ARTICLE BY: Capt Karl Falken, CAP

Washington, D.C., 12-17 March, 2015, Lt Col Alyson White led twenty-one Civil Air Patrol (CAP) members from two squadrons on a memorable tour of the nation’s capital. Twenty members of TX-179 and a cadet from TX-436 departed Houston’s Hobby airport in the early hours of March 12th bound for Baltimore, Maryland. From there they rode the Amtrak into Washington. Switching over to the Metro, the intrepid travelers rode the underground train to Rosslyn station in Arlington, Virginia where they checked into the Courtyard Marriott for the duration of their stay. Col White advised everyone to retire early after the day-long trip because the adventure in the capital would start very early the next morning.

Early the next morning the group boarded the Metro again and went to downtown Washington where they stopped briefly at the White House Visitor Center. From there they went directly to the White House for a scheduled tour that included pre-screening by the Secret Service (SS) weeks prior to the visit. The tour group passed through three layers of heavy security where I.D.s were carefully checked and rechecked by the SS Agents. The tour of the White House was self-guided and limited to the ground floor of the West Wing. Some older members wistfully remembered visits years ago when the tour included the upper floor as well.

The White House has been completely renovated, starting in 1950 when President Harry Truman had it completely gutted to begin the restoration. The old wooden beams and brick interior structure have been replaced by steel beams and reinforced concrete and the entire interior redone. Despite these major projects, the White House Historical Association has carefully preserved original furnishings, paintings and other artifacts and maintained the original floor plans, interior design and appearance. It was thrilling to look at the portraits of past Presidents and First Ladies and be only a few feet away from the chairs and tables they and their distinguished guests once sat at and talked over.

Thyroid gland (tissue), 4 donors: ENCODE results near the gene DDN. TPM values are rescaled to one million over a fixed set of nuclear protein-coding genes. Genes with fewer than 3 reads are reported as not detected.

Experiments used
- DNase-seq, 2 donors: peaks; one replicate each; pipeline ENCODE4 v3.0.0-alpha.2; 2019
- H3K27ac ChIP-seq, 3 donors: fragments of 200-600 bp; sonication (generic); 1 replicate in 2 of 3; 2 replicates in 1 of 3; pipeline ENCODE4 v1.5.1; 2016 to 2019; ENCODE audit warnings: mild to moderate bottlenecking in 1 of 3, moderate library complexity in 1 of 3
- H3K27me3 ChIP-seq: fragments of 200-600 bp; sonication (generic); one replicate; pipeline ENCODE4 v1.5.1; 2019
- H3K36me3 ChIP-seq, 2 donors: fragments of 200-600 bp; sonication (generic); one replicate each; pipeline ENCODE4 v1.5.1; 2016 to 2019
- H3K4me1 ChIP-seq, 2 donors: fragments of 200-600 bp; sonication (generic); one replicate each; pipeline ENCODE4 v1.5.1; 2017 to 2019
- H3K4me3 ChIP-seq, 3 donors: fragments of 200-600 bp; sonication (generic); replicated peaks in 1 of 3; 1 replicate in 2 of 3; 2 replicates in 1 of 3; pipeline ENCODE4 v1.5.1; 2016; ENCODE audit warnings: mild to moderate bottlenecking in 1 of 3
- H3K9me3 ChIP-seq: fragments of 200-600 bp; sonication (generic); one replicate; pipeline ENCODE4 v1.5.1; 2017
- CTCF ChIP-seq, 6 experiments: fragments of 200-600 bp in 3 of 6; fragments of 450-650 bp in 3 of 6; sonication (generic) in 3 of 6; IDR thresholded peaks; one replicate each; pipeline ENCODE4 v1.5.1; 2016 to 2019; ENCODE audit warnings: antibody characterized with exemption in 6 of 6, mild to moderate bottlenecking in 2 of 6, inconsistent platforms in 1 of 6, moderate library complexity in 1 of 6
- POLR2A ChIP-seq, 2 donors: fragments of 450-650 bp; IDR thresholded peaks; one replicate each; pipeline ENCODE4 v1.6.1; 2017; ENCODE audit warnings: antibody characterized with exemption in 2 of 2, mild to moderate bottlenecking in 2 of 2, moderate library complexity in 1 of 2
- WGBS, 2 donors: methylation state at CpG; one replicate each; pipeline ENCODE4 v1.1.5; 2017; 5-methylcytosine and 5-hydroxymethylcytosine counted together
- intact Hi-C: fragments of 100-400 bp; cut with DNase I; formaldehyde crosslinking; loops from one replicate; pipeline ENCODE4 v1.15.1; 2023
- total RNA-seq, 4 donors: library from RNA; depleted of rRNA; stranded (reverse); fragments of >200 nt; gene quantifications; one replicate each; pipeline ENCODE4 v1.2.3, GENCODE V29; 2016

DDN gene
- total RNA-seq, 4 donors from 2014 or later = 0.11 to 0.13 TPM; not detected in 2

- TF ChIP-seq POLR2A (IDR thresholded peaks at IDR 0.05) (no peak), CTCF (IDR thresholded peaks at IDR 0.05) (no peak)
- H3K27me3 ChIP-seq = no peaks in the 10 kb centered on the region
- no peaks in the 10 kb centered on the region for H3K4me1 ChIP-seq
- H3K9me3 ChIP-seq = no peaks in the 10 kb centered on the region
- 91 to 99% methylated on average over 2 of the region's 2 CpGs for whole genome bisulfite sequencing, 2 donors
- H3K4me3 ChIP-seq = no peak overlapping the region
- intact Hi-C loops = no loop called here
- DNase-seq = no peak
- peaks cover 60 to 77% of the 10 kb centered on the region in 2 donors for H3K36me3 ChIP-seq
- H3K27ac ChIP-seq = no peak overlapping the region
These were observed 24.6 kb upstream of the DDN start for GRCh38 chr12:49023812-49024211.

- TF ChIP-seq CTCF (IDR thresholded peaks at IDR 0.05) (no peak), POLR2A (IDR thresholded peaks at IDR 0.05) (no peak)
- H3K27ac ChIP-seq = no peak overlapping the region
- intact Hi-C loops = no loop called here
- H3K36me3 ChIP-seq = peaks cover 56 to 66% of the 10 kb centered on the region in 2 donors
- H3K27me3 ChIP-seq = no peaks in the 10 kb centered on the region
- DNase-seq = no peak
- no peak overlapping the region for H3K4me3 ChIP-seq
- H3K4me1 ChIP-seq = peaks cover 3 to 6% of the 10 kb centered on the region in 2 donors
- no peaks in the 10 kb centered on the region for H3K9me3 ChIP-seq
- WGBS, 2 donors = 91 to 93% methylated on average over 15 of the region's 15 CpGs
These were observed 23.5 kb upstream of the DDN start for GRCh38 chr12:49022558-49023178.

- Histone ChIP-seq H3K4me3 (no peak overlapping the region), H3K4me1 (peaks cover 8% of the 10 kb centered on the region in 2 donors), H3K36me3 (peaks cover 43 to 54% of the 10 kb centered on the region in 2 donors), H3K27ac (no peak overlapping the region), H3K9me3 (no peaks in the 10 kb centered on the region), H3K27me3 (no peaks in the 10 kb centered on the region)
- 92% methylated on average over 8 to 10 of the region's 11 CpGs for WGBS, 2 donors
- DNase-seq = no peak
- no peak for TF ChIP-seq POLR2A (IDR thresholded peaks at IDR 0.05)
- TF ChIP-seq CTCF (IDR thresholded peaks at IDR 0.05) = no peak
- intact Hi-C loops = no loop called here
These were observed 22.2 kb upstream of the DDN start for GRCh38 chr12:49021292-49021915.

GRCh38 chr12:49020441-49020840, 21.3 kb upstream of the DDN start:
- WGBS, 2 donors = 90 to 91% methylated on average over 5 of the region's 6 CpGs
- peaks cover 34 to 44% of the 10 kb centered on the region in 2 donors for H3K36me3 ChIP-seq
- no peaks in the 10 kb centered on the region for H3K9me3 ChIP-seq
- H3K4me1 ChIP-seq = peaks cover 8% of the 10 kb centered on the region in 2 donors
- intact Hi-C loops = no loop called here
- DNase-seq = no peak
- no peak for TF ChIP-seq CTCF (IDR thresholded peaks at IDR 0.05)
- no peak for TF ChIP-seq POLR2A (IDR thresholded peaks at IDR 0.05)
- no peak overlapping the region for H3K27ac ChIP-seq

After touring the White House, the group moved quickly across the Washington Mall to the Dirksen Senate Office Building where they met with the staff of Texas Senator Ted Cruz. The large group from the home state was warmly welcomed with drinks and snack produced in Texas and two staff members took them on a tour of the United States Capitol building. Patrick Kelly and Hanna Anderson made sure everyone received passes and then rode with the group on the Senate Subway that connects the Dirksen building to the Capitol building. Once in the Capitol building, the visitors were able to see first-hand where legislation is debated and voted on by our federal representatives. From the crypt at the geographic center of the district to the chamber of the House of Representatives, all were regaled with the history and splendor of the great Republic. (Regrettably, the Senate chamber was closed that day.) Only by seeing it from within and without can one fully appreciate the vision of the 18th century statesmen who lived in the raw English colonies of the mostly uncivilized North America. Though they lead a new, un-tested nation of diverse colonies turned states, they built a seat of government that would eventually dominate the continent and significantly influence the world. It’s a small wonder that the statues of these men that grace the Capitol are made larger than life!